But the tedious and expensive method of spinning by the hand, was the grand obstacle in the way of the extension and improvement of the manufacture. Insurmountable, however, as this obstacle must, at first sight, have appeared, it was completely overcome by the unparalleled ingenuity, talent, and perseverance of a few self-taught individuals. Hargraves, to whom we have already alluded, seems to have led the way in this career of discovery. In 1767, he had constructed a machine called a spinning-jenny, which enabled a spinner to spin eight threads with the same facility that one had been previously spun; and the machine was subsequently brought to such perfection as to enable a little girl to work no fewer than from eighty to one kundred and twenty spindles !
With the exception of Sir Richard Arkwright, perhaps, there is no individual to whom the manufactures of this country are so largely indebted as Hargraves. Never was the maximc'est le premier pas qui coute-more completely verified than on this occasion. It is true that his machine was of very inferior powers to those by which it was immediately followed. But it is not, perhaps, too much to say, that it was one great cause of their being introduced. No sooner had it been seen what a simple mechanical contrivance could effect, than the attention of the most ingenious individuals was immediately drawn to the subject; and the path was opened, by following which so many splendid inventions and discoveries have been made.
But however much Hargraves' inventions may have tended to enrich others, to himself
they were productive only of bankruptcy and ruin. The moment the intelligence transpired that he had invented a machine by which the
spinning of cot
ton was greatly facilitated, an ignorant and infuriated mob, composed chiefly of persons engaged in that employment, broke into his house, and destroyed his machine; and sometime after, when experience had completely demonstrated the superiority of the jenny, the mob again resorted to violence, and not only broke into Hargraves' house, but into the houses of most of those who had adopted his machines, which were everywhere proscribed. In consequence of this persecution, Hargraves removed to Nottingham, where he took out a patent for his invention. But he was not, even there, allowed to continue in the peaceable enjoyment of his rights. His patent was invaded, and he found it necessary to apply to the courts for redress. A numerous association was in consequence formed to defeat his efforts; and being, owing to a want of success in an attempt to establish himself in business, unable to contend against the wealth and influence of the powerful combination arrayed against him, he was obliged to give up the unequal contest, and to submit to see himself robbed of the fruits of his ingenuity. He soon after fell into a state of extreme poverty; and, to the indelible disgrace of his age and country, was permitted to end his days, even after the merit of his invention had been universally acknowledged, in the workhouse at Nottingham !*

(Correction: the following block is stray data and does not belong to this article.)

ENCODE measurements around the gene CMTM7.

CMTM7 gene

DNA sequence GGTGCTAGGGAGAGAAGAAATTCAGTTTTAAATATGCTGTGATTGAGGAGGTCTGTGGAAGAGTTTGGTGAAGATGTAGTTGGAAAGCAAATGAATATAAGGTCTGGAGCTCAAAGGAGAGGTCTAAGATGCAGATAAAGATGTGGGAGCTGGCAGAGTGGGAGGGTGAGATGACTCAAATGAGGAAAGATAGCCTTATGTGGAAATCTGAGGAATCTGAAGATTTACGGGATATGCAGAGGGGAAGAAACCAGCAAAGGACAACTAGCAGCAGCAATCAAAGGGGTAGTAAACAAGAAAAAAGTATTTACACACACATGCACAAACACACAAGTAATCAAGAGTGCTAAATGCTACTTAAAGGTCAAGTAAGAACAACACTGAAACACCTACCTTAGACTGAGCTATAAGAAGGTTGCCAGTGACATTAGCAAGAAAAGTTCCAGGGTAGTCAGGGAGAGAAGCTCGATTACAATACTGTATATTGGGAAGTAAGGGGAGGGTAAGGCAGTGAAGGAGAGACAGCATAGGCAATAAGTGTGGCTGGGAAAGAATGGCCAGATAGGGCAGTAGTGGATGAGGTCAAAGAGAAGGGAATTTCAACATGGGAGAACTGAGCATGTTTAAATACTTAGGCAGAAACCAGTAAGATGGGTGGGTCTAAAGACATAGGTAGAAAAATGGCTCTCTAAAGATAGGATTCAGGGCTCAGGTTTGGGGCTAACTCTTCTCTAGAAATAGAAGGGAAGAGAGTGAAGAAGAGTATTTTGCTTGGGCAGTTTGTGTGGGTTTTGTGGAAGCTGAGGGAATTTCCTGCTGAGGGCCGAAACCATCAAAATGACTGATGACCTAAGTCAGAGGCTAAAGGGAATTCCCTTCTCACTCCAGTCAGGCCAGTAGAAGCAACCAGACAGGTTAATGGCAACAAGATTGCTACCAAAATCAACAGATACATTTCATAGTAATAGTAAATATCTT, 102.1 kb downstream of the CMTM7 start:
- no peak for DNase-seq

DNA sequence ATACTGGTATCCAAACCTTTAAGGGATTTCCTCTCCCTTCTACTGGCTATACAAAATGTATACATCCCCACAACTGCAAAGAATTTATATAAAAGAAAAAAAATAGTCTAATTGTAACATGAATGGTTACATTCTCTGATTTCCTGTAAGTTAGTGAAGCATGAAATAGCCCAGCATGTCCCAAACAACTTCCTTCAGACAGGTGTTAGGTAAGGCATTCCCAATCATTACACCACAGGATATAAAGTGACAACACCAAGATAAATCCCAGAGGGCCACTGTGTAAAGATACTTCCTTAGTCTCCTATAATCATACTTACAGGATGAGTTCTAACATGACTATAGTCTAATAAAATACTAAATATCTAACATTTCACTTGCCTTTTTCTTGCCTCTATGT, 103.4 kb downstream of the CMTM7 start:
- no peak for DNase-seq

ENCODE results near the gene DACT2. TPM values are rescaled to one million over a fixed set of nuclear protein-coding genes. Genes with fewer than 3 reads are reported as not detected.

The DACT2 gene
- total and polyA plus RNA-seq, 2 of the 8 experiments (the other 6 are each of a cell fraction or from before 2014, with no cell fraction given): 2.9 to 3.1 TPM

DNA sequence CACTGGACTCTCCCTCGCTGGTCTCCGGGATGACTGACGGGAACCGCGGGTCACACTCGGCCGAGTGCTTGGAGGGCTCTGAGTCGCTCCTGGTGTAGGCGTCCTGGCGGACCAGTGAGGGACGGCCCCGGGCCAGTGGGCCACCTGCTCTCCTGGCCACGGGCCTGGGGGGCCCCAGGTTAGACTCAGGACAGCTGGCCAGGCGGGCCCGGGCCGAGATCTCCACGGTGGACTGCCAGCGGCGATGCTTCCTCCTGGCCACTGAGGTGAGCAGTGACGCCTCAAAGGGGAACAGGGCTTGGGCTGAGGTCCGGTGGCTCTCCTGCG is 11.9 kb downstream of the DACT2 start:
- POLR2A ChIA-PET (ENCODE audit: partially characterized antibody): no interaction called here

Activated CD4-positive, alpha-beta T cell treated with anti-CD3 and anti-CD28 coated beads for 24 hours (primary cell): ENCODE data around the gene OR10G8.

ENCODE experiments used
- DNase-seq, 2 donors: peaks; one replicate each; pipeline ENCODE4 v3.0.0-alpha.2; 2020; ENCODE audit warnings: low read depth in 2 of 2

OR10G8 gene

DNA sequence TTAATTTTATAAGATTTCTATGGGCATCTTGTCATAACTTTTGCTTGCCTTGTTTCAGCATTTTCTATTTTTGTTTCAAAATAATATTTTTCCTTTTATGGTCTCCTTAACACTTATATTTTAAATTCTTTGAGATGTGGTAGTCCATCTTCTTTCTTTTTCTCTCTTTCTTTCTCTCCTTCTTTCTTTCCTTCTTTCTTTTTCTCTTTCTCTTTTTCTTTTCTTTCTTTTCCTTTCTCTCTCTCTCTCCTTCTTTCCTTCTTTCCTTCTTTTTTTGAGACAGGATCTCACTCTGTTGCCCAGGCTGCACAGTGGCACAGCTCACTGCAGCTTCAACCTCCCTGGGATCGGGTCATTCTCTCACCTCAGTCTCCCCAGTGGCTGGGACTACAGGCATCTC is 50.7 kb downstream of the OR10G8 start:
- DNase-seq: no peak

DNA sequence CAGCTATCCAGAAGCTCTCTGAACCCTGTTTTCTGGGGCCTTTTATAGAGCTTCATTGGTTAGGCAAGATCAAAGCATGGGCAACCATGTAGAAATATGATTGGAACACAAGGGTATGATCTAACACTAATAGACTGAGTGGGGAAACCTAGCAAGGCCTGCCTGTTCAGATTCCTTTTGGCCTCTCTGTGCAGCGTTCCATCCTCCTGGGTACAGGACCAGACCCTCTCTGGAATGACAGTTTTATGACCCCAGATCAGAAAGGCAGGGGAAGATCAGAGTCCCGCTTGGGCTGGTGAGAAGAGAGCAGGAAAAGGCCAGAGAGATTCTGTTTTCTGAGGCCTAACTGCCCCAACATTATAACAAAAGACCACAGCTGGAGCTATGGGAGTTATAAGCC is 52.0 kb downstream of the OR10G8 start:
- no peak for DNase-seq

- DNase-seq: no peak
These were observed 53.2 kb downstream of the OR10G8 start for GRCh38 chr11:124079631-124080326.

The invention of the spinning-jenny has been ascribed by Mr Guest, in his very meagre, prejudiced, and superficial work on the History of the Cotton Manufacture,t to a person of the name of Highs, or Hayes, a reed-maker in Bolton. But he has not produced a tittle of evidence to show that Hargraves knew anything of Highs; and as he is admitted on all hands to have been the first who made the invention public, we do not see the shadow of a ground for attempting to deprive him of the honour of the discovery.